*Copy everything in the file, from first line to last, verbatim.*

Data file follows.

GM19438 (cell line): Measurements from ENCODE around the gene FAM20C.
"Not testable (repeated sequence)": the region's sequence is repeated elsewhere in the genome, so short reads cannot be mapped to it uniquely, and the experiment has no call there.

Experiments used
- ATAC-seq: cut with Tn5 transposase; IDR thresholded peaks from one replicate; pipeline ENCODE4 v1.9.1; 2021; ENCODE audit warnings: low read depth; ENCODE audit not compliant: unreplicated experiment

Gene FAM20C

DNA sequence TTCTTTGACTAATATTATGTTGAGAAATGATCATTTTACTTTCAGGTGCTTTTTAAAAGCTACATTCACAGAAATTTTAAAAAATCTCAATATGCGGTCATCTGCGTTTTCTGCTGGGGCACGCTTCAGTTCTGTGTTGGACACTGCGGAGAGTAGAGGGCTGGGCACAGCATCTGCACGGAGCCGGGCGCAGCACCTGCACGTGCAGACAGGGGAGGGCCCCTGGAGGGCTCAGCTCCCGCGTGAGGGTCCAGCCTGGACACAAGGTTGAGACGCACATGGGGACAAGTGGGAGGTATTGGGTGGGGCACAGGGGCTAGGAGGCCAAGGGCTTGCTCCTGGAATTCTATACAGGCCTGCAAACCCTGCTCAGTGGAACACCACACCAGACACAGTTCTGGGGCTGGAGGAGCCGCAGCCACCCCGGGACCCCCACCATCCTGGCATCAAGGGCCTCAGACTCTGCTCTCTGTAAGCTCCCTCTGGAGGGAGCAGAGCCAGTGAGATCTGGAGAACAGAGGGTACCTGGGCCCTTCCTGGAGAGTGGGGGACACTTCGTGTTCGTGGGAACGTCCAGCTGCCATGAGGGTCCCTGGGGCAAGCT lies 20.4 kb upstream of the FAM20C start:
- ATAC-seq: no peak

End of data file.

GM19438 (cell line): Measurements from ENCODE around the gene FAM20C.
"Not testable (repeated sequence)": the region's sequence is repeated elsewhere in the genome, so short reads cannot be mapped to it uniquely, and the experiment has no call there.

Experiments used
- ATAC-seq: cut with Tn5 transposase; IDR thresholded peaks from one replicate; pipeline ENCODE4 v1.9.1; 2021; ENCODE audit warnings: low read depth; ENCODE audit not compliant: unreplicated experiment

Gene FAM20C

DNA sequence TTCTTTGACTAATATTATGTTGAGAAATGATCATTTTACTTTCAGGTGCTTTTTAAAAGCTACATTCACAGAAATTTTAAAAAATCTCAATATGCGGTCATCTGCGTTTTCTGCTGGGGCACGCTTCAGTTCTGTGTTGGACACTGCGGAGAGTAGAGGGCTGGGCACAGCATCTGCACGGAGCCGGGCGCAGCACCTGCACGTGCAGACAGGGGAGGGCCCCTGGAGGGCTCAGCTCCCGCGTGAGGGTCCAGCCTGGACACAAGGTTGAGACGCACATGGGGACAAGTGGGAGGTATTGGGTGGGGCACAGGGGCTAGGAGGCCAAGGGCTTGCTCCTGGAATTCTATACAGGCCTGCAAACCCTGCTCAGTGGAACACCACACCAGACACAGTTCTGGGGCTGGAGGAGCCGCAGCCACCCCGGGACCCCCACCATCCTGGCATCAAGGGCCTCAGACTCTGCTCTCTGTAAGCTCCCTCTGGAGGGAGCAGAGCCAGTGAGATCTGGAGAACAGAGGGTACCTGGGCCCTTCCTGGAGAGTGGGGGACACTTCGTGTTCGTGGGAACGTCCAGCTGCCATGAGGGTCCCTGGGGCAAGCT lies 20.4 kb upstream of the FAM20C start:
- ATAC-seq: no peak